UNITED NATIONS - International aid groups, including several United Nations
agencies, are warning of a humanitarian catastrophe in Gaza if Israel does not
stop its military action there immediately.
"The consequences of [further] military action by Israel would be disastrous,"
said Jeremy Hobbs, director of Oxfam International, a London-based aid organization
that is providing food and water for Palestinians affected by the Israeli blockade.
Hundreds of thousands of people in Gaza depend on Oxfam and other international
aid agencies for the basics of life clean water, food, and sanitation.
Before the recent Israeli bombing campaign, Gaza had been cut off from the outside
world for 19 months.
The International Committee of the Red Cross (ICRC) is also expressing similar
concerns about the humanitarian situation in Gaza. The group says hospitals
are "overwhelmed and unable to cope with the scale and type of injuries
that keep coming in."
More than 300 hundred Palestinians are reported to have been killed and
nearly 1,000 wounded since the Israeli air force began bombing Gaza Saturday.
"Our first priority is to get more medical supplies to the hospitals right
away," said ICRC's Pierre Wettach. "It is therefore essential
that this urgent humanitarian assistance is allowed to enter Gaza."
Before the recent attacks on Gaza, aid organizations had repeatedly stressed
that the Israeli blockade of Gaza was hindering their efforts to reach out to
Palestinians who were in dire need of food and medicines.
Currently, nearly half of the population in Gaza does not have enough food
to meet its basic needs. A majority of the population are refugees who were
driven out of their homes by the Israeli occupation in 1948.
In a statement, Oxfam and other aid agencies including CARE International,
Medico, and Diakonia said the Israeli aerial assaults on Gaza had further
complicated their relief efforts in the territory and noted that it was causing
more suffering to the innocent.
"The blockade is illegal and constitutes collective punishment of ordinary
men, women, and children," said Diakonia's Christoffer Sjoholm, who,
although critical of Palestinian rocket attacks, condemned Israel's plans
to carry out further attacks on Gaza.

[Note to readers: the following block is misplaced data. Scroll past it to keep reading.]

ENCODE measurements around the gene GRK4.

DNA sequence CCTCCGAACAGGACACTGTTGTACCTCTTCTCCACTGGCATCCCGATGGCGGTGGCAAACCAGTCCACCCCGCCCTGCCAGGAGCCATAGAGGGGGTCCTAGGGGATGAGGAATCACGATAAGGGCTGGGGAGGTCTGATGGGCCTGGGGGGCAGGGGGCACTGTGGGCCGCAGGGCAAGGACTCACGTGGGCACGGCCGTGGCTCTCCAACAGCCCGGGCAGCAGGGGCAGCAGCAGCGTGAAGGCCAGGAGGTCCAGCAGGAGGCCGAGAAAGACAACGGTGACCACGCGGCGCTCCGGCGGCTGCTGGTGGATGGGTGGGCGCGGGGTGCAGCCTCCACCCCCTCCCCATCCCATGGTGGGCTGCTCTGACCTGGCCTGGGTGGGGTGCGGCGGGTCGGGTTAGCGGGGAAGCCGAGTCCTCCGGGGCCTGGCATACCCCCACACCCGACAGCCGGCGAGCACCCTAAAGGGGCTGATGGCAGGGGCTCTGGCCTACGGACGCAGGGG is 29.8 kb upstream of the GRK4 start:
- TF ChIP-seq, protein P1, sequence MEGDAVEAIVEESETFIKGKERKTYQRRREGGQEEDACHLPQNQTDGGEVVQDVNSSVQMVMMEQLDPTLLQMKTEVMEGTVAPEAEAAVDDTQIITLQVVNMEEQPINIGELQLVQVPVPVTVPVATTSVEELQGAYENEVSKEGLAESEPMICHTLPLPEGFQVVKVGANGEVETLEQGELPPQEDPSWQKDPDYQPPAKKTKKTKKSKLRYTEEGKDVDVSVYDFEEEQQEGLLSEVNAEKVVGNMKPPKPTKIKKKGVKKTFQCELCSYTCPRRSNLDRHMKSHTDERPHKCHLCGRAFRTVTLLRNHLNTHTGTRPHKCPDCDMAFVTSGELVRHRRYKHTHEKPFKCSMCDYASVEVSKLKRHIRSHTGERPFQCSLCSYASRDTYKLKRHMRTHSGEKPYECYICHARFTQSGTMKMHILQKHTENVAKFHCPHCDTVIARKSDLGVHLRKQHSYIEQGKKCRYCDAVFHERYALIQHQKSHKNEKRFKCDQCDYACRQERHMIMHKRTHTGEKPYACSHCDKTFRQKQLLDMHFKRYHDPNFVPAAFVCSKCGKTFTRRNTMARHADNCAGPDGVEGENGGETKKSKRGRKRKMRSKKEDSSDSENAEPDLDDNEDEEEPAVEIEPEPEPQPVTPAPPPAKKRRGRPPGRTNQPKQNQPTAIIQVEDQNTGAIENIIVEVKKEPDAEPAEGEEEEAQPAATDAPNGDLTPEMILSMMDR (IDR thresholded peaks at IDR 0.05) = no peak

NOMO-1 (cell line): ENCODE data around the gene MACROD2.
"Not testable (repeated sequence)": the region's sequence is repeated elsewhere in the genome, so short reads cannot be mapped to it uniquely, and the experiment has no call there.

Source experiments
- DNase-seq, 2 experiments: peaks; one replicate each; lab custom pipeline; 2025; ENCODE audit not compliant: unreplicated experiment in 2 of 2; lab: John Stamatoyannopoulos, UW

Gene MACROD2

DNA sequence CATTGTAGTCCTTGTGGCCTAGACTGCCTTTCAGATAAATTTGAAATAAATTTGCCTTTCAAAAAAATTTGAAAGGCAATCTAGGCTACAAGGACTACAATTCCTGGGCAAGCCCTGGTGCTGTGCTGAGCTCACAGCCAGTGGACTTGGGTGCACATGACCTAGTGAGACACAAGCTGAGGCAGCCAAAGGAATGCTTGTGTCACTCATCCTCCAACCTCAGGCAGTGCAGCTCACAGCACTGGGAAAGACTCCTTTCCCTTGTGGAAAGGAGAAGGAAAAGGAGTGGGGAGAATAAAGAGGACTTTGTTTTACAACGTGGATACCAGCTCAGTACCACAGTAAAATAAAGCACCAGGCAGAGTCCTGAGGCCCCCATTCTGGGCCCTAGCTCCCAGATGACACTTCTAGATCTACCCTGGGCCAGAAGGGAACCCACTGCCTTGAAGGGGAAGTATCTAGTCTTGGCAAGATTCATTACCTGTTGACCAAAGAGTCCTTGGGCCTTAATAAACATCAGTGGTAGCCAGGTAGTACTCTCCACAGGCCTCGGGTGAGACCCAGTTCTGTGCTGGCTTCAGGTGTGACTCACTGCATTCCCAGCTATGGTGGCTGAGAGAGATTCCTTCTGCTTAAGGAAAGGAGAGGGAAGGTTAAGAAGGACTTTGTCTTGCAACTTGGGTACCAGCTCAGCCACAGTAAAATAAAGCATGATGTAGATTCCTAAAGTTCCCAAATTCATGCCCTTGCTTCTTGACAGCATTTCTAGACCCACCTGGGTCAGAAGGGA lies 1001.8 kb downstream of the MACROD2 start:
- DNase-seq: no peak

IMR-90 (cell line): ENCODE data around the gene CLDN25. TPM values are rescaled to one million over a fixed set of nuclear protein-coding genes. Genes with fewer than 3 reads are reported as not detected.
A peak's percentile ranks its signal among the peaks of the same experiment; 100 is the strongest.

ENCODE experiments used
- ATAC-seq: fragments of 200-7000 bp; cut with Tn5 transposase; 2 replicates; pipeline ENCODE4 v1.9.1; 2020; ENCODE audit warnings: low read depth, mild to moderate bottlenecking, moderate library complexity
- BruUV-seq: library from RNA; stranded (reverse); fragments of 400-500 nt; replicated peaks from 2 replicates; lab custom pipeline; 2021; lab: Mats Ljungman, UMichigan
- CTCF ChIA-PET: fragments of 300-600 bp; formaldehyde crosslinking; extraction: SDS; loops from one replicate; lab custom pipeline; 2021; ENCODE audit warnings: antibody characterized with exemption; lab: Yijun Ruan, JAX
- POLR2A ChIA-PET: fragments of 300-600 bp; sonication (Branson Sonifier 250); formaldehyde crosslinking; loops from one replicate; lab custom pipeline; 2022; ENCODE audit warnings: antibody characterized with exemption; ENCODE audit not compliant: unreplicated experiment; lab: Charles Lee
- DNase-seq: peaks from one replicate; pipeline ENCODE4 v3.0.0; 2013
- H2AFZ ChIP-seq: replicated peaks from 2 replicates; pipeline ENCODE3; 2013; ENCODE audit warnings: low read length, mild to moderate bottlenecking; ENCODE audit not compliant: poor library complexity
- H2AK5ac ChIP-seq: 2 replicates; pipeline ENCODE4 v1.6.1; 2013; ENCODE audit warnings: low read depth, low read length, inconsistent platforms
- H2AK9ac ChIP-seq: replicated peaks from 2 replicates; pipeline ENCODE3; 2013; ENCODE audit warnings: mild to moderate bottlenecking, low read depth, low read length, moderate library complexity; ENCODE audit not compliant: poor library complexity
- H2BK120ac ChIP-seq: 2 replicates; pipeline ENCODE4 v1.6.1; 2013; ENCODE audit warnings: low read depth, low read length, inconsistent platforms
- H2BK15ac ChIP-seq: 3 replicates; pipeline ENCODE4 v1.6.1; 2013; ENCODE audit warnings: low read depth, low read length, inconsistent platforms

Oxfam says it wants world leaders to push the Israelis to open all crossing
points into Gaza so food, water, and medical supplies can pass through and provide
immediate relief to affected citizens.
On Monday, the UN Children's Fund (UNICEF) expressed deep concerns about the
impact of the Israeli aerial attacks and demanded that the Jewish state must
allow the humanitarian supplies to enter.
UN Secretary General Ban Ki-moon also called for Israel to take such actions.
"The frightening nature of what is happening on the ground, in particular,
its effects on children who are more than half of the population, troubles me
greatly," Ban said. "I have continuously stressed the need for strict
observance of international humanitarian law."
According to the UN, last Sunday about 60 truckloads of supplies were allowed
to enter Gaza. However, UN Chief for Relief Operations John Holms has warned
that the increasing death toll could create an overwhelming affect on humanitarian
A statement released Tuesday by the World Health Organization (WHO) indicates
that many more deaths are likely as hospitals in Gaza are lacking sufficient
"The ability of the hospitals to cope with a problem of this magnitude,
if the situation continued unchanged, will result in surge in preventable death,"
a UNICEF spokesperson said in a statement. "Civilians are paying the price
for a long blockade."
In addition to other UN agencies and independent aid organizations, UNICEF
is currently trying to persuade the Israeli authorities to allow safe passage
for the supply of medical and food items.
In recent days, the United Nations Relief and Works Agency for Palestine Refugees
in the Near East (UNRWA) has repeatedly expressed its concern over the Israeli
efforts to stop aid supplies. The agency stresses that days and weeks before
the current military action the blockade was already hurting some 1.5 million
In a statement, UNRWA's head Karen Abu-Zayad said she was horrified by
the current situation in Gaza and wanted the Israeli government to heed calls
for ceasing its bombardment of Gaza.
Meanwhile, a UN spokesperson told reporters in New York that the Middle East
Quartet comprised of the UN, the European Union, Russia, and the U.S.
held a teleconference Tuesday to discuss the situation in Gaza. During
that teleconference the Quartet called for an "immediate cease-fire."
Stressing that the Quartet statement is not yet official, Marie Okabe, Ban's
deputy spokesperson, said that, the Quartet has "called on all parties
to address the serious humanitarian and economic needs in Gaza and to take necessary
measures to ensure the continuous provision of humanitarian supplies."
(Inter Press Service)